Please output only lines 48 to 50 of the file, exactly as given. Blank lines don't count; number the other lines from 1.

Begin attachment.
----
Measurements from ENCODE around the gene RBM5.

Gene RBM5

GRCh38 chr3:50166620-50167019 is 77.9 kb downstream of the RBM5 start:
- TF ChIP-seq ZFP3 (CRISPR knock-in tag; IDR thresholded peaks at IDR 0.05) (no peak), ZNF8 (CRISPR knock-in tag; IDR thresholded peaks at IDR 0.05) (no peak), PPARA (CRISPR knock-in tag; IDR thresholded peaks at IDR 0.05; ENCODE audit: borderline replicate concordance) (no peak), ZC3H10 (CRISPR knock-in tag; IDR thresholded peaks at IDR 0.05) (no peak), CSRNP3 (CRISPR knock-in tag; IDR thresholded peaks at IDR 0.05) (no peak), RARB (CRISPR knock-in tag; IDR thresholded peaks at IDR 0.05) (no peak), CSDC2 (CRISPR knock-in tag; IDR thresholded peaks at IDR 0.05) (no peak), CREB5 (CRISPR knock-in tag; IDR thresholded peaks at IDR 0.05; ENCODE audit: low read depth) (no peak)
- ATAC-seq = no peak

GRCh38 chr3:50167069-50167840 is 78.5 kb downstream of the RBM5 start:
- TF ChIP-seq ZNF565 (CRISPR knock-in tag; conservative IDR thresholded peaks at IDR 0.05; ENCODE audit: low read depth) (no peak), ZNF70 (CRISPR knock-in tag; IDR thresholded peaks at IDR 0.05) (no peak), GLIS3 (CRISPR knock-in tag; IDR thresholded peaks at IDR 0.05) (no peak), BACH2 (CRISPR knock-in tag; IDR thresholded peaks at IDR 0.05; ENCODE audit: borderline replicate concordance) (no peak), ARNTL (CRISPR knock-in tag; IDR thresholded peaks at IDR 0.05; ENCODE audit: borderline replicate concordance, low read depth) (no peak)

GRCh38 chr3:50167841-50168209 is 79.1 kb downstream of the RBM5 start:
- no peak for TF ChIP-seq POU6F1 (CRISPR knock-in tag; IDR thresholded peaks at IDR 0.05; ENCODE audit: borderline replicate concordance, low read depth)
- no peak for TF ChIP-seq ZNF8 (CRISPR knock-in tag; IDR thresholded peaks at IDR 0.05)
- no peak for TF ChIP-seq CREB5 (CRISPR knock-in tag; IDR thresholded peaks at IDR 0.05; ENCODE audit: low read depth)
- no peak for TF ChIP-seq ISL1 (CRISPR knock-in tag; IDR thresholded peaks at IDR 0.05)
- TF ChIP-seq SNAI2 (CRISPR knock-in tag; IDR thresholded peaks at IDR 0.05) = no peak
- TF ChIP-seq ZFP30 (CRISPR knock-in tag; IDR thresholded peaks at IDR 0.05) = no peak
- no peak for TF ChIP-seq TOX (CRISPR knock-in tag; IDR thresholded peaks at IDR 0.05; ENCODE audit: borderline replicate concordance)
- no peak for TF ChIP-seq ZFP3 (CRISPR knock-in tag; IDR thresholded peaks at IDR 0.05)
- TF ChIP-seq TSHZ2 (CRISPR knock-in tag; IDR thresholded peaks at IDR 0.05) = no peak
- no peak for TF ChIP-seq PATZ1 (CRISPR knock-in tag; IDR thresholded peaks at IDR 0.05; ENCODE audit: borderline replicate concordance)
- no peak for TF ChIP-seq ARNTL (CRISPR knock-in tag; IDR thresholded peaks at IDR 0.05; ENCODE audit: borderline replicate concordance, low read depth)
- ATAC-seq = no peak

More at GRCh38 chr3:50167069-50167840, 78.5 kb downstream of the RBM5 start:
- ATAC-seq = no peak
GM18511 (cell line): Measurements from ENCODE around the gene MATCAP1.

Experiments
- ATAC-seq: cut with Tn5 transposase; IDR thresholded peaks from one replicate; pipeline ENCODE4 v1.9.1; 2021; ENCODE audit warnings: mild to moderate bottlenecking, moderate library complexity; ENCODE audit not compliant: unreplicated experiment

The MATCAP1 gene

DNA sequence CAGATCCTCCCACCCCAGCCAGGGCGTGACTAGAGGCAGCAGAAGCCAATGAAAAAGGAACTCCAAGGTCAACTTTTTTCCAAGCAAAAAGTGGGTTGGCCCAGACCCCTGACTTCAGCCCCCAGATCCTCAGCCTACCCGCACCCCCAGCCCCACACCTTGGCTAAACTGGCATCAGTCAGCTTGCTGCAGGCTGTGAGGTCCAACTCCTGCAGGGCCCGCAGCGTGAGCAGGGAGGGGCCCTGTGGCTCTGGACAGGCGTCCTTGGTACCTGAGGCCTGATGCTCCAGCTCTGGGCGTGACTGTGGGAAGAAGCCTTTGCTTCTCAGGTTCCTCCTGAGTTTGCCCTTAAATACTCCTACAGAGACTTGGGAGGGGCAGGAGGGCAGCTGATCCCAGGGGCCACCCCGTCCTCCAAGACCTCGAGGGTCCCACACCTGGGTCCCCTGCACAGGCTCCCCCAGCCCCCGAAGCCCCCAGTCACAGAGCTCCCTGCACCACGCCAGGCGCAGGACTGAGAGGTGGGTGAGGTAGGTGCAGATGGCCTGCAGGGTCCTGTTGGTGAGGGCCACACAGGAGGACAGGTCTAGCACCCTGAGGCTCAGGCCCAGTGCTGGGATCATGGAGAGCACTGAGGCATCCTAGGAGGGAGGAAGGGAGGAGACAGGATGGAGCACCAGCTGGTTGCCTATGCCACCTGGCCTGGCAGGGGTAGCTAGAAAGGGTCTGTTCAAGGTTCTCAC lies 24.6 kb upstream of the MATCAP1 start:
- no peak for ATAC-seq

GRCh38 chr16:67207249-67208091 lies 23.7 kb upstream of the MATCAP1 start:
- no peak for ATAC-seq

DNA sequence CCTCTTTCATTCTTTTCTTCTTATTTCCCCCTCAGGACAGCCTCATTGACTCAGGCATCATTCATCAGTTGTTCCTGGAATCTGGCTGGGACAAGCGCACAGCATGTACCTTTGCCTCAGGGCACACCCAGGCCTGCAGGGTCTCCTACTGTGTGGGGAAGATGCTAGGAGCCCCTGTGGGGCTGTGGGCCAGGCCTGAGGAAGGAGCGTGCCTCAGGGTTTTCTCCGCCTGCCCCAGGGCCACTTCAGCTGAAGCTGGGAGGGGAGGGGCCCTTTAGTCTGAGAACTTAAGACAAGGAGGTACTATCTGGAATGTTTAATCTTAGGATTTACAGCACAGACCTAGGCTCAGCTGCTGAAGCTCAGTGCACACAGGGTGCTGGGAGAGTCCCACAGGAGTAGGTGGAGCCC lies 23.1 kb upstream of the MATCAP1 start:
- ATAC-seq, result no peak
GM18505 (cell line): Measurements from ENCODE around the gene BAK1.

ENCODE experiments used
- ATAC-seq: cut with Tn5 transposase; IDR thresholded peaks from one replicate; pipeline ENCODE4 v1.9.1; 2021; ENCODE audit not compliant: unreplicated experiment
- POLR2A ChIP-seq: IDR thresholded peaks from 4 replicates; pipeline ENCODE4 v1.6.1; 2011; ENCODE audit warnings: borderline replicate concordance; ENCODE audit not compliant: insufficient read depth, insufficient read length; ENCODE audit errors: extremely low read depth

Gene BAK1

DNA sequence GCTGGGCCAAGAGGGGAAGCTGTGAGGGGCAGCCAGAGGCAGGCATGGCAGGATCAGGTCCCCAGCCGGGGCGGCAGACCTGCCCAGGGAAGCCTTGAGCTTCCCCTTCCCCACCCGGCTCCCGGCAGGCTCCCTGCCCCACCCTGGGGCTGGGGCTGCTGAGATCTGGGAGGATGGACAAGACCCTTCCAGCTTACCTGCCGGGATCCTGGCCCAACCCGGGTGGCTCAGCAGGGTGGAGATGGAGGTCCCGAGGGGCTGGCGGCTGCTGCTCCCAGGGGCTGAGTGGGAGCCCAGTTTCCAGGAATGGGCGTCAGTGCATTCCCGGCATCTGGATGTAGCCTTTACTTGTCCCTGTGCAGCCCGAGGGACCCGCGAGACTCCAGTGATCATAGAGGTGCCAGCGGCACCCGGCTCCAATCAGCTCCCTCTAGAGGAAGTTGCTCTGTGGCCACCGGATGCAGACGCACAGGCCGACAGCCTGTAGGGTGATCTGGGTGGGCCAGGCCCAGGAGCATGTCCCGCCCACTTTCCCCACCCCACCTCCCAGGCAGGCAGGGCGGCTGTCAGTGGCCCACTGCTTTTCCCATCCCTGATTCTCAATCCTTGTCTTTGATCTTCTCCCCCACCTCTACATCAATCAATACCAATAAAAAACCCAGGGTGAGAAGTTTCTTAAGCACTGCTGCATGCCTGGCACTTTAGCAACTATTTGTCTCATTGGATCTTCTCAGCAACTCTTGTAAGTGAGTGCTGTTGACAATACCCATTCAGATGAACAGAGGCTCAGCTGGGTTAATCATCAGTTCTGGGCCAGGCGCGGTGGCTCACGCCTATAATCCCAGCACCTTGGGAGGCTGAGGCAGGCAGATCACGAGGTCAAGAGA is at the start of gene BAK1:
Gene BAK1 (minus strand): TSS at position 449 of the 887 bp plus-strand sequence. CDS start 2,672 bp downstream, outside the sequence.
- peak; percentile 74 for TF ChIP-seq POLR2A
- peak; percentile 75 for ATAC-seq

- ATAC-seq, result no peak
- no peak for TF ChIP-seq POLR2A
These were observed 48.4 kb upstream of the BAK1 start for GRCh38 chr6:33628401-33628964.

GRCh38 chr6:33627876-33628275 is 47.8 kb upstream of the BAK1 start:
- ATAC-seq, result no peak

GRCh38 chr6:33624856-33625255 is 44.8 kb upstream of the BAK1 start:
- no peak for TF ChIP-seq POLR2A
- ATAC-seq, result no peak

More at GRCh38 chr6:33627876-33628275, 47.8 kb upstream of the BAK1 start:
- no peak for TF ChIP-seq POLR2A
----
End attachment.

- no peak for TF ChIP-seq POLR2A
- ATAC-seq, result no peak

More at GRCh38 chr6:33627876-33628275, 47.8 kb upstream of the BAK1 start: